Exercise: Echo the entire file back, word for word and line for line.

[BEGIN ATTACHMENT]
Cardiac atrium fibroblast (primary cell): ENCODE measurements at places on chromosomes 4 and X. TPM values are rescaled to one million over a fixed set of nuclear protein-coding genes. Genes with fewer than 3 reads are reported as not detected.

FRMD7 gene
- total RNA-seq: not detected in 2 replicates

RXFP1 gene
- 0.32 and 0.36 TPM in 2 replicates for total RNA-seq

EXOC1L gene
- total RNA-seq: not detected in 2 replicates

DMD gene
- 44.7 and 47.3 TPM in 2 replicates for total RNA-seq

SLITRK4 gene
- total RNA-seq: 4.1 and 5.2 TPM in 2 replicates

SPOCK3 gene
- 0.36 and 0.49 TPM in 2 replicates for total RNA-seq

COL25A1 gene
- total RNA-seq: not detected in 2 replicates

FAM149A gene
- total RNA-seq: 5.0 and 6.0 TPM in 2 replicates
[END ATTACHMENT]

Cardiac atrium fibroblast (primary cell): ENCODE measurements at places on chromosomes 4 and X. TPM values are rescaled to one million over a fixed set of nuclear protein-coding genes. Genes with fewer than 3 reads are reported as not detected.

FRMD7 gene
- total RNA-seq: not detected in 2 replicates

RXFP1 gene
- 0.32 and 0.36 TPM in 2 replicates for total RNA-seq

EXOC1L gene
- total RNA-seq: not detected in 2 replicates

DMD gene
- 44.7 and 47.3 TPM in 2 replicates for total RNA-seq

SLITRK4 gene
- total RNA-seq: 4.1 and 5.2 TPM in 2 replicates

SPOCK3 gene
- 0.36 and 0.49 TPM in 2 replicates for total RNA-seq

COL25A1 gene
- total RNA-seq: not detected in 2 replicates

FAM149A gene
- total RNA-seq: 5.0 and 6.0 TPM in 2 replicates